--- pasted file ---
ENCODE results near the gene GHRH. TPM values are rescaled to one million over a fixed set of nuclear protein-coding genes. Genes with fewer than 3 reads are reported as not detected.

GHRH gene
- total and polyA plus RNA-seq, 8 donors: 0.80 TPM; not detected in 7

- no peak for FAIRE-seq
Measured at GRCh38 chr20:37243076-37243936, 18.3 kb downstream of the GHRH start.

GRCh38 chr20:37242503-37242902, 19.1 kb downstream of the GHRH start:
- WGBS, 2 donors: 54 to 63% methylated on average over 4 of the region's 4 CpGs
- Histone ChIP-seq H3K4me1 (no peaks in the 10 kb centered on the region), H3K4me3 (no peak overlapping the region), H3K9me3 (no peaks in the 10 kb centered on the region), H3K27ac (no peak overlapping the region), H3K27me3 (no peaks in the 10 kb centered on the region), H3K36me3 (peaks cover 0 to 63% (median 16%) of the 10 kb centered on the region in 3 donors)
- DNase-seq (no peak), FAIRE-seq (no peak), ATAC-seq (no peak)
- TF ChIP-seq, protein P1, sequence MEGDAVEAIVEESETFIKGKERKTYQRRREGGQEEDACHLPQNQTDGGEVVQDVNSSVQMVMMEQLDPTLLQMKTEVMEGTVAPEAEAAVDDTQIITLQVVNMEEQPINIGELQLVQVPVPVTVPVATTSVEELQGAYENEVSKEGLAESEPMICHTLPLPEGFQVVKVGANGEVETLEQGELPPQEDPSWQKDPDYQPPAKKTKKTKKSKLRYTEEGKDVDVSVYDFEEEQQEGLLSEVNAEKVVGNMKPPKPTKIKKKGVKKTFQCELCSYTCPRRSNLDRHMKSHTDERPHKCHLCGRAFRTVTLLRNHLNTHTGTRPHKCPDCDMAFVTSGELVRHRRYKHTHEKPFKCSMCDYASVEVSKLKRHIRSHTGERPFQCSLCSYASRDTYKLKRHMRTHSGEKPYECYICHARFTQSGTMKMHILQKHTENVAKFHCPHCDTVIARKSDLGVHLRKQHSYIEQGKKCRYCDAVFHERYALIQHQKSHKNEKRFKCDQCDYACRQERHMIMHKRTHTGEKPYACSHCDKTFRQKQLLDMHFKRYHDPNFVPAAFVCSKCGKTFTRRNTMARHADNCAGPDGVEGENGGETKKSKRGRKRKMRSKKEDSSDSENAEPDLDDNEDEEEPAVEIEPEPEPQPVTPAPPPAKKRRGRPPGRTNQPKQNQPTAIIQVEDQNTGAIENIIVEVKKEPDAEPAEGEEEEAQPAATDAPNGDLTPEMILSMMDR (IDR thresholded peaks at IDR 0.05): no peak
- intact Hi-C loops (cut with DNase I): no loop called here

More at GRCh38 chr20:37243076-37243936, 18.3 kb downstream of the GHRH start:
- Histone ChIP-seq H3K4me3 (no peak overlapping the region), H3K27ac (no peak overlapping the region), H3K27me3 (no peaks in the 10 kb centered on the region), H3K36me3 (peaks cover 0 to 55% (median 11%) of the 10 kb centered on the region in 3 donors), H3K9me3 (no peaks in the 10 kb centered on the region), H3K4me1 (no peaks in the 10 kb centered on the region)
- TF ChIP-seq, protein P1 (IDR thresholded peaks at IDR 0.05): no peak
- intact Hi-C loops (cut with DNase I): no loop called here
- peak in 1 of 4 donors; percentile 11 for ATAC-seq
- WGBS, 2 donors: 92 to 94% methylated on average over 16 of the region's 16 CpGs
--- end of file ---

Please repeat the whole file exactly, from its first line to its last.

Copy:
ENCODE results near the gene GHRH. TPM values are rescaled to one million over a fixed set of nuclear protein-coding genes. Genes with fewer than 3 reads are reported as not detected.

GHRH gene
- total and polyA plus RNA-seq, 8 donors: 0.80 TPM; not detected in 7

- no peak for FAIRE-seq
Measured at GRCh38 chr20:37243076-37243936, 18.3 kb downstream of the GHRH start.

GRCh38 chr20:37242503-37242902, 19.1 kb downstream of the GHRH start:
- WGBS, 2 donors: 54 to 63% methylated on average over 4 of the region's 4 CpGs
- Histone ChIP-seq H3K4me1 (no peaks in the 10 kb centered on the region), H3K4me3 (no peak overlapping the region), H3K9me3 (no peaks in the 10 kb centered on the region), H3K27ac (no peak overlapping the region), H3K27me3 (no peaks in the 10 kb centered on the region), H3K36me3 (peaks cover 0 to 63% (median 16%) of the 10 kb centered on the region in 3 donors)
- DNase-seq (no peak), FAIRE-seq (no peak), ATAC-seq (no peak)
- TF ChIP-seq, protein P1, sequence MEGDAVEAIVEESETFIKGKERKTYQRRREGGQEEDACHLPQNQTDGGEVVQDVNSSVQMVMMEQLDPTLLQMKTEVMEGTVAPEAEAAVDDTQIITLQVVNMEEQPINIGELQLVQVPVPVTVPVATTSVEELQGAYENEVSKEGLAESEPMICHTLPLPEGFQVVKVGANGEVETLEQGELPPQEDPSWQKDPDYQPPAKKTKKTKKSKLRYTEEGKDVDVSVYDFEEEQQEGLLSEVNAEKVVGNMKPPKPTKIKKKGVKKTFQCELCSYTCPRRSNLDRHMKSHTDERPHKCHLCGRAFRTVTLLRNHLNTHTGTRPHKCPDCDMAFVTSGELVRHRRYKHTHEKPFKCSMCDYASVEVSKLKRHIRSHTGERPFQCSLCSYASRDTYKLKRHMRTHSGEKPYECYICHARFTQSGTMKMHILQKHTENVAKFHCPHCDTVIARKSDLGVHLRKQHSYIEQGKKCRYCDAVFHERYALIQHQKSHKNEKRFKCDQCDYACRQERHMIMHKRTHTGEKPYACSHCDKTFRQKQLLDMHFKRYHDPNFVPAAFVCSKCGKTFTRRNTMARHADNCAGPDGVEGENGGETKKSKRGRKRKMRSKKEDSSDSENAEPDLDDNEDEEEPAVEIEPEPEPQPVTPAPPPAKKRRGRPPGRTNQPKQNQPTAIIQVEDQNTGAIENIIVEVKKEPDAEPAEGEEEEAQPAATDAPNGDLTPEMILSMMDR (IDR thresholded peaks at IDR 0.05): no peak
- intact Hi-C loops (cut with DNase I): no loop called here

More at GRCh38 chr20:37243076-37243936, 18.3 kb downstream of the GHRH start:
- Histone ChIP-seq H3K4me3 (no peak overlapping the region), H3K27ac (no peak overlapping the region), H3K27me3 (no peaks in the 10 kb centered on the region), H3K36me3 (peaks cover 0 to 55% (median 11%) of the 10 kb centered on the region in 3 donors), H3K9me3 (no peaks in the 10 kb centered on the region), H3K4me1 (no peaks in the 10 kb centered on the region)
- TF ChIP-seq, protein P1 (IDR thresholded peaks at IDR 0.05): no peak
- intact Hi-C loops (cut with DNase I): no loop called here
- peak in 1 of 4 donors; percentile 11 for ATAC-seq
- WGBS, 2 donors: 92 to 94% methylated on average over 16 of the region's 16 CpGs